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formatted: 1) 4M model = - 69 + (4.602 x PBF) + (-16.481 x BFMI) + (25.572 x PMI) + (0.671 x FFMI); and 2) 3M model = -69.64 + (4.840 x PBF) + (-17.182 x BFMI) + (28.796 x PMI).
1) &plain 25% of the variability in EPFS, where the majority of the variability (24.4%) is determined by PBF, BFMI and PMI (Fig.
Next to PBF, a widely used measure of body fatness, BFMI, PMI and FFMI entered the prediction model.
Conversely, the negative association of PBF, BFMI and IH was highest in PU, RU and SU, respectively, suggesting that good quality of muscle mass may be very important for physical performance, especially knowing that PO tend to be fattier by time spent in service (Lagestad et al.).
Descriptive statistics for all variables Variables Mean SD Min Max Age 31.61 4.79 22.00 52.00 BH (cm) 172.97 6.09 156.00 190.00 BM (kg) 77.53 11.66 48.30 115.30 BMI (kg/[m.sup.2]) 25.86 3.26 18.80 35.59 PBF (%) 23.59 6.59 8.03 37.37 PSMM (%) 43.13 3.93 34.77 52.36 BFMI (kg/[m.sup.2]) 6.23 2.24 1.70 11.80 SMMI (kg/[m.sup.2]) 11.09 1.27 7.78 14.23 PMI (kg/[m.sup.2]) 3.91 0.41 2.87 4.91 IH (%/kg x [m.sup.2]) 0.91 0.22 0.35 1.51 FFMI (kg/[m.sup.2]) 19.64 2.31 12.33 25.65 RUN (sec) 1084.46 136.22 724.00 1509.00 PU (No) 3 5.09 13.86 0.00 65.00 SITUP (No) 41.19 11.05 11.00 80.00 EPFS 50.00 16.67 4.12 98.15
Partialization of the contractile and ballast tissue variables with respect to longitudinality revealed that the mean value for the respondents' body skeletal muscle index (SSMI) was 10.34 kg/[m.sup.2], their body protein mass index (PMI) was 3.62 kg/[m.sup.2], their lean mass index (FFMI) was 18.27 kg/[m.sup.2], while their total body fat mass index (BFMI) was 2.85 kg/[m.sup.2].
The associations between railway noise and BFMI were not statistically significant in all models, but showed similar tendencies of increased estimates for the highly exposed.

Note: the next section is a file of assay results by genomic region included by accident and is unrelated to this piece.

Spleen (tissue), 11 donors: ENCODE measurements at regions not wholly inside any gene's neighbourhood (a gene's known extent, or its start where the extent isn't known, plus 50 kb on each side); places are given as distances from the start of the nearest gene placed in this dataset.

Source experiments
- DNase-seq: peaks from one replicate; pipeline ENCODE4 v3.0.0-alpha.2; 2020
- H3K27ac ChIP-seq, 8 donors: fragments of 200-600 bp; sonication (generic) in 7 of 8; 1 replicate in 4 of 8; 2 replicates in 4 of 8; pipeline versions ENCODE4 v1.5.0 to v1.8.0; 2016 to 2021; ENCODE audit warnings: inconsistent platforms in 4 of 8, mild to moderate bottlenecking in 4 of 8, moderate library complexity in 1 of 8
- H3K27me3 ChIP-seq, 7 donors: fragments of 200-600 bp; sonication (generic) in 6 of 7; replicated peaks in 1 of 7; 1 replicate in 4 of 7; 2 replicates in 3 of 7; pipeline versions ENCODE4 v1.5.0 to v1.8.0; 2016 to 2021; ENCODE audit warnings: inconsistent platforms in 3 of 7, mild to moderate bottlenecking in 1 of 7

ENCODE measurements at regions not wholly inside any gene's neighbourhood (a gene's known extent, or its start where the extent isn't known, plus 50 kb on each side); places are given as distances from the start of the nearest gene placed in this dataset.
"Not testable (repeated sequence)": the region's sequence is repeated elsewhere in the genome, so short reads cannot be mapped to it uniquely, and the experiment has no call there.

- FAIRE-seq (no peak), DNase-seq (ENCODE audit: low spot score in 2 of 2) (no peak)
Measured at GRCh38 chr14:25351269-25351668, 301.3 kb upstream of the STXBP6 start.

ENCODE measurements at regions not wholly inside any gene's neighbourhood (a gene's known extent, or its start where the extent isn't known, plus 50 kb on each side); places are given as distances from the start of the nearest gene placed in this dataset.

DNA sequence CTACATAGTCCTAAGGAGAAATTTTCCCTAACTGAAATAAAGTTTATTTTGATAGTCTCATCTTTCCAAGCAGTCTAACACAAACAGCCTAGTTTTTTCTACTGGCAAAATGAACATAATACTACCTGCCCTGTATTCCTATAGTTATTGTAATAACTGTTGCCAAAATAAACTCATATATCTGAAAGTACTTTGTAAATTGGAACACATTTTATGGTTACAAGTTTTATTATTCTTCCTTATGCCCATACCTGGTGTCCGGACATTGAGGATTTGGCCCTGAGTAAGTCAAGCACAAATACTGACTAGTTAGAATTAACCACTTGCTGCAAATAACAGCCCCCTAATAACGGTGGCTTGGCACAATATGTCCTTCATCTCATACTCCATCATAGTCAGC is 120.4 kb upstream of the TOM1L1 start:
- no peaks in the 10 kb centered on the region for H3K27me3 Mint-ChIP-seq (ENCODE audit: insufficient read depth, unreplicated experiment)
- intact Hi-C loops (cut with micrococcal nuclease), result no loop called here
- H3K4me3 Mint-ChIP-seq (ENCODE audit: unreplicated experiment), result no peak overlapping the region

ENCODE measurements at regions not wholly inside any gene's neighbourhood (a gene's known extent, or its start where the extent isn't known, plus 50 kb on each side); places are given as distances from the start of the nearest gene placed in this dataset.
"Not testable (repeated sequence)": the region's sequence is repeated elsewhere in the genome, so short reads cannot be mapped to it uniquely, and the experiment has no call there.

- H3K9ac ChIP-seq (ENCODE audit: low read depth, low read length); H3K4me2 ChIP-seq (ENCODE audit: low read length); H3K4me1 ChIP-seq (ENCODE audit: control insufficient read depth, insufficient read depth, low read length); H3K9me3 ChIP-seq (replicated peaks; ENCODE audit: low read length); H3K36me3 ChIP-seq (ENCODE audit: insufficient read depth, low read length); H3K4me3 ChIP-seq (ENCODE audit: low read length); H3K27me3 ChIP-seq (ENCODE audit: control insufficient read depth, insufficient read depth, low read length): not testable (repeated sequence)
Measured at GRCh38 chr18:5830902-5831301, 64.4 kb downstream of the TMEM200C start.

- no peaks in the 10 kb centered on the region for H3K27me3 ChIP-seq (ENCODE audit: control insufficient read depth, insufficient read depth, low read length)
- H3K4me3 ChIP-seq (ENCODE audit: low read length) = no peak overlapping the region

We also found evidence of effect modification by comorbidity, with no association between road traffic noise and BMI and BFMI among participants with comorbidity, and a positive association among those without comorbidity (e.g., for BMI, 0.017; 95% CI: -0.17, 0.20; and 0.21; 95% CI: 0.14, 0.28, respectively, interaction p-value 0.04).
In this large cross-sectional study of middle-aged Danish men and women, we found consistent and statistically significant positive associations between road traffic noise and waist circumference, BMI, BFMI, and LBMI.
LBMI and BFMI were positively correlated in this study ([R.sub.s] = 0.75 among women and [R.sub.s] = 0.70) as well as in other studies (Bosy-Westphal and Muller 2015).
Road traffic noise was not associated with BMI or BFMI among participants classified as having comorbidity based on the Charlson comorbidity index.
We found associations between road traffic noise and BMI, waist circumference, and BFMI to be strongest among participants exposed to > 60 dB railway noise.
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